Grammatical Assessment of Bilingual Children in English

We’ve had a paper out for a couple of years now and I’ve been meaning to blog about it, but for some reason other things have taken priority. The question that we addressed in this study is the extent to which English assessment of children who are Spanish-English bilinguals would be useful for identification of DLD.

Most of U.S. SLPs are monolingual English speakers– and what I mean by most is practically EVERYONE! Something like 96% of speech-language pathologists in the U.S. speak only English. The problem is that 20% of the school population speaks other languages in addition to English. In some places, like California, it’s 40% of kids who are bilinguals. Spanish is one of the most common languages, followed by Mandarin and Vietnamese. Some districts have up to 300 languages represented.

It’s helpful if an SLP is bilingual because they would be able to conduct speech and language assessment in English and another languages. But, most can’t. So, what can we do? We know that tests normed for English monolinguals are probably not appropriate for children who are dominant in another language. They may score low on such a test because they don’t have enough experience with English– or because they have a developmental language disorder. But, we wouldn’t be able to tell. This is why we want to test kids in both their languages. But, what if it was possible to test kids in English and get reliable results? This is what we set out to do in a study published in LSHSS.

We had Spanish-English speakers with and without DLD between the ages of 7 and 9;11. We identified DLD on the basis of testing in both languages, specifically the semantics subtest of the BESA-ME, narrative language samples, parent and teacher report. We looked at items from the BESA-ME (which is our experimental upward extension of the BESA) English morphosyntax subtest. We further divided children by language exposure. The three groups were English dominant bilinguals (using and hearing English 60% to 100% of the time), balanced bilinguals (using and hearing Spanish and English 40%-60% of the time), and Spanish dominant bilinguals (using the hearing Spanish 60% to 100% of the time). We looked at the performance of children with and without DLD in each of the three language groups.

Kids with the highest levels of English exposure performed the best (no kidding), followed by balanced bilinguals and finally Spanish dominant kids. More importantly, we found that there was separation of kids with and without DLD that was related to item type. If you look at the figure, you can see that for example, the difference for DLD and typical Englislh dominant kids on the copula was small, but within balanced and Spanish dominant kids the difference was greater. Irregular past forms separated English dominant kids, but the difference for balanced and Spanish dominant kids was much less.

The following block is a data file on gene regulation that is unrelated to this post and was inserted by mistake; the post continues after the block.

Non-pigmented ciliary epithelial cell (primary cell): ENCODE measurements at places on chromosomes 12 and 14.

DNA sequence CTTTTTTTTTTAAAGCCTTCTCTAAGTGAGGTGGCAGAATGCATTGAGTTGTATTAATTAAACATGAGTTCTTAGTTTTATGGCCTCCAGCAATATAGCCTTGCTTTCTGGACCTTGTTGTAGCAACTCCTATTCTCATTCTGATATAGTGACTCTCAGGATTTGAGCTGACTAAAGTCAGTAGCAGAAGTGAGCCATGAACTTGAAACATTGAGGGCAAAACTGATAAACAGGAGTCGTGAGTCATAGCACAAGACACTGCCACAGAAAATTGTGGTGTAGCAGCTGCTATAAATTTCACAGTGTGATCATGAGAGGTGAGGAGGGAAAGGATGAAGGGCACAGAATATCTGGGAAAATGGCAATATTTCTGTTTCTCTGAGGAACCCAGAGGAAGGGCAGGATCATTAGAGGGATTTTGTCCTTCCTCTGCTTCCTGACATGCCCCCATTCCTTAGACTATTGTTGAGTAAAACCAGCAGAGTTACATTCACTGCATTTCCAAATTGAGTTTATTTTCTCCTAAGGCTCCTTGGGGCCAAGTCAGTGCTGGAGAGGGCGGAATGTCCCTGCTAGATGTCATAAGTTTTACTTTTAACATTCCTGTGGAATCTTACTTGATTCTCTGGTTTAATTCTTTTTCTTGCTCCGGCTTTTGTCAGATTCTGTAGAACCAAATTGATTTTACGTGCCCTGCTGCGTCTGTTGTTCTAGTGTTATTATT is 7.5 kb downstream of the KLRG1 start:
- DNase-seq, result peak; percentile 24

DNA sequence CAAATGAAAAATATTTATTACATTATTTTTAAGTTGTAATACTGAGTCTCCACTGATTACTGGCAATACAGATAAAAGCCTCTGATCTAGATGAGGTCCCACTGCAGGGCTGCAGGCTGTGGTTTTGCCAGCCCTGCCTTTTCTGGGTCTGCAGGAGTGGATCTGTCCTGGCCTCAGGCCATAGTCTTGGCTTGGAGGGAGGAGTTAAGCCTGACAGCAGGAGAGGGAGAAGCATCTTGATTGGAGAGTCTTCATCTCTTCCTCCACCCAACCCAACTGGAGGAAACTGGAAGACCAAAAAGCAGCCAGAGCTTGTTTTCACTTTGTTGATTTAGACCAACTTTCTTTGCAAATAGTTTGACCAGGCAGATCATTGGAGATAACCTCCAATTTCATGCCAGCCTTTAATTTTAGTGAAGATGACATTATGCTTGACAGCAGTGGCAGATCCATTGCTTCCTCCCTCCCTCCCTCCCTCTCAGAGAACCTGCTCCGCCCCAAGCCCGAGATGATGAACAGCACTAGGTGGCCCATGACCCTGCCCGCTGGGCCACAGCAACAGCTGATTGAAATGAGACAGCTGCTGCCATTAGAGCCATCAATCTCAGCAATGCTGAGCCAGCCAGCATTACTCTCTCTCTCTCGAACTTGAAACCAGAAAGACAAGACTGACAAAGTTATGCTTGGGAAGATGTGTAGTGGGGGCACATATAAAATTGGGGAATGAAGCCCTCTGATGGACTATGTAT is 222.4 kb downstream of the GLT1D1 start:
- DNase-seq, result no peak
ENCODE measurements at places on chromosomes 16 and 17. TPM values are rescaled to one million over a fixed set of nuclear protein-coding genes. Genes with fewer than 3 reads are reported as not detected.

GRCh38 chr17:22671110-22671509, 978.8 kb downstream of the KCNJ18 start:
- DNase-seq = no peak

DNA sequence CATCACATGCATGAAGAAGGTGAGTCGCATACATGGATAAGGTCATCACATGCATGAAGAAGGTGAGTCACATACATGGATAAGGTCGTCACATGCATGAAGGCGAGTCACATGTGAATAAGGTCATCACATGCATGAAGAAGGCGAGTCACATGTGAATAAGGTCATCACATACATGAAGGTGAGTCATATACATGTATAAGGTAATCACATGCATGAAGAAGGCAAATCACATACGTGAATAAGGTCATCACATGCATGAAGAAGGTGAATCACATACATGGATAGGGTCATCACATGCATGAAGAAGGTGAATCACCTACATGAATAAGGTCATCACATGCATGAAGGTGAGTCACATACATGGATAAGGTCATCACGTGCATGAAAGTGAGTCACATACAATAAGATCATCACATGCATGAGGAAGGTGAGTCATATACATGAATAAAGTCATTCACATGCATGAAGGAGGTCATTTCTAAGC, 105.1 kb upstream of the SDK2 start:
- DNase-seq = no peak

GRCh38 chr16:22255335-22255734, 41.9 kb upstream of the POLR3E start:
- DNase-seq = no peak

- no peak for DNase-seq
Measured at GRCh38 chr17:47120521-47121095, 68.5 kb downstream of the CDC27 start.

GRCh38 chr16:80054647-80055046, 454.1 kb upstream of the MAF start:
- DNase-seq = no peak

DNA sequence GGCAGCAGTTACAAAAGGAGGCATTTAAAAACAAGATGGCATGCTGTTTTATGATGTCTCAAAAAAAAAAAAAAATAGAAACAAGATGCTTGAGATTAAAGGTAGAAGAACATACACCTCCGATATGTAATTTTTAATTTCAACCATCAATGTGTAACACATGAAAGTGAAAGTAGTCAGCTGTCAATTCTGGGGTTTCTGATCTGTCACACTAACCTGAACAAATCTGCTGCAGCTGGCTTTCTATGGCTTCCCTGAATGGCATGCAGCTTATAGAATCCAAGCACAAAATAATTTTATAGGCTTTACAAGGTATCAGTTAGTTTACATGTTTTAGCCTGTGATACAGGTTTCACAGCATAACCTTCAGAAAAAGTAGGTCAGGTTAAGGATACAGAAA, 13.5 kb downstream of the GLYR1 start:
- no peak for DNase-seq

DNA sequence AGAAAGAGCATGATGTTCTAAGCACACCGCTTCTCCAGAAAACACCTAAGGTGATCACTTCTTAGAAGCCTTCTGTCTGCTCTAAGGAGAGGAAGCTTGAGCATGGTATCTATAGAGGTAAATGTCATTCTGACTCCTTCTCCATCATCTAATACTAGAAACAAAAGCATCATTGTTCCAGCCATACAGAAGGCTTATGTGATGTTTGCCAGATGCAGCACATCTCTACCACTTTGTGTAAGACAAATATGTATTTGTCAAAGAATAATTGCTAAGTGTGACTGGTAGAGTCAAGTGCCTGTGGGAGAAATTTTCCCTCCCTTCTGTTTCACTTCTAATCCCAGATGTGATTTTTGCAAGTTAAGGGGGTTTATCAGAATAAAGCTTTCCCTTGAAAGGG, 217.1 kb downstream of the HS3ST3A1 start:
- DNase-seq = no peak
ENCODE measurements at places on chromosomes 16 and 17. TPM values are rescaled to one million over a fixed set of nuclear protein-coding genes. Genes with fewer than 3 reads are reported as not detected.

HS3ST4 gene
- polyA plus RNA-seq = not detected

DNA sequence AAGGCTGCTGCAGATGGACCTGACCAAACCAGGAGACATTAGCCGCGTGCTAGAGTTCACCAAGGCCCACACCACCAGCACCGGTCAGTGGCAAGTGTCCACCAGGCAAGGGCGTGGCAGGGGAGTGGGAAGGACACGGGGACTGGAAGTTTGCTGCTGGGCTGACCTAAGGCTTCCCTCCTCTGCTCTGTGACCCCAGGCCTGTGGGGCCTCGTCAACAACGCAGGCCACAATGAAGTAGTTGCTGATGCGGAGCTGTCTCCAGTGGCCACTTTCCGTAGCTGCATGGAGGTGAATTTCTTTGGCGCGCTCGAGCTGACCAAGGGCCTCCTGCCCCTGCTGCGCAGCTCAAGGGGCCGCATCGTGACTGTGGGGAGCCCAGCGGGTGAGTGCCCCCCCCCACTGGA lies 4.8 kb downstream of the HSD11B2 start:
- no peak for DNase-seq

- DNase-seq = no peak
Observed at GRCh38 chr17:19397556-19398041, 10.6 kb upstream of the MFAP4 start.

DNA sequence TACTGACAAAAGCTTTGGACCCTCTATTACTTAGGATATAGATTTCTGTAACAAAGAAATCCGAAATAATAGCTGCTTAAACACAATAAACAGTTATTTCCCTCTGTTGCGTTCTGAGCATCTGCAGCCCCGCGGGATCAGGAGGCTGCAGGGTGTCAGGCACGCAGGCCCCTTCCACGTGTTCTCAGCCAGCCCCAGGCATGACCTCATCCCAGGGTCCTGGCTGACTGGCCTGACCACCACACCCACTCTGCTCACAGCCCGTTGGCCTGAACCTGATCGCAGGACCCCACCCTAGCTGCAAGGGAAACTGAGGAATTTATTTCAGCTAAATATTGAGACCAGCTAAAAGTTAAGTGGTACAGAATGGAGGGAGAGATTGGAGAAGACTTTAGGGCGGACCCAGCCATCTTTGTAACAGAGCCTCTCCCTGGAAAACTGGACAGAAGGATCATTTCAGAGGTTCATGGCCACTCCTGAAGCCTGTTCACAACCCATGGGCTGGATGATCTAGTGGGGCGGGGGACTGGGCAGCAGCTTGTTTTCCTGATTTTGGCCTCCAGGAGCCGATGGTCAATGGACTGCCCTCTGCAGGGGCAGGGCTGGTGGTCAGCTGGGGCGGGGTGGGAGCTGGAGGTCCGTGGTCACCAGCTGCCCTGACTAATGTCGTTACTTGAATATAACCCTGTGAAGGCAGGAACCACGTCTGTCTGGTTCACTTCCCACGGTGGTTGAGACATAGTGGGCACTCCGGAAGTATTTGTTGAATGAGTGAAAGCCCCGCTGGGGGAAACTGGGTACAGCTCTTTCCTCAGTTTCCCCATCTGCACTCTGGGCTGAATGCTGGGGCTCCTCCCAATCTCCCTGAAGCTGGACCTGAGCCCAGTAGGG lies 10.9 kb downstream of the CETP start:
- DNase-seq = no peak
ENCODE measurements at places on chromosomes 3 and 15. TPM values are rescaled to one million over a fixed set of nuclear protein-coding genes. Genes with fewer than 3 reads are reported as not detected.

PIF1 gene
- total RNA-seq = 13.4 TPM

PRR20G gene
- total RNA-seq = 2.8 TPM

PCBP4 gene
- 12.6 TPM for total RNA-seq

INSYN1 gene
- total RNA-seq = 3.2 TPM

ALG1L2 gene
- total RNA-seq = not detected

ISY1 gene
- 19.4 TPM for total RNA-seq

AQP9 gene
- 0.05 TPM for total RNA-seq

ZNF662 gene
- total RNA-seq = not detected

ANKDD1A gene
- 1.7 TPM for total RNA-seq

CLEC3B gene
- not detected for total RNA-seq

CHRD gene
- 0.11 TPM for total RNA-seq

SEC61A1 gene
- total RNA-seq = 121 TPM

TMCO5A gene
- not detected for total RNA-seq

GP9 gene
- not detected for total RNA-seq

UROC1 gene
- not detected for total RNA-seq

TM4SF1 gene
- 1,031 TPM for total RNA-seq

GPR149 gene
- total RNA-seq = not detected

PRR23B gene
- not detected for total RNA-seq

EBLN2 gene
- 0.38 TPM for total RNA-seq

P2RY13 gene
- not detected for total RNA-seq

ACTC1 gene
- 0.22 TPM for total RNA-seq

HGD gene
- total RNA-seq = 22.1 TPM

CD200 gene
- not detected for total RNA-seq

When we did discriminant analysis based on the items that best separated kids with and without DLD across the different exposure levels. We found that this composite of items has 79% sensitivity and 88% specificity. The same cut off however classified Spanish dominant kids with 90% sensitivity and 71% specificity. Our target is 80% or higher sensitivity and specificity– so this result is not very good. But, when we used a different cut for the Spanish speakers, the sensitivity was 84% and specificity was 80%. These results are promising and shows that it might be possible to get good information when testing kids in English. Hwever, we have to make sure to pick the right items and to identify the correct cut offs. Those derived for monolinguals will likely not work well. And don’t forget, testing in both languages will get you the most accurate information.

We are continuing to work on this issue and we think that we can do better than this– for now I think the results displayed in the figure can help us decide what kinds of items might work for kids who are still in the process of learning English. If you only speak English, you can get reliable information in English, but you need to pay attention to the specific forms that might work. To get the most accurate diagnostic you should combine this information with assessment in the first language.


, , ,

  1. #1 by Stephanie Torres on July 29, 2020 - 3:29 pm

    Interesting post! Thanks for sharing this important work Dra. Peña!

Leave a Reply

Fill in your details below or click an icon to log in: Logo

You are commenting using your account. Log Out /  Change )

Facebook photo

You are commenting using your Facebook account. Log Out /  Change )

Connecting to %s

%d bloggers like this: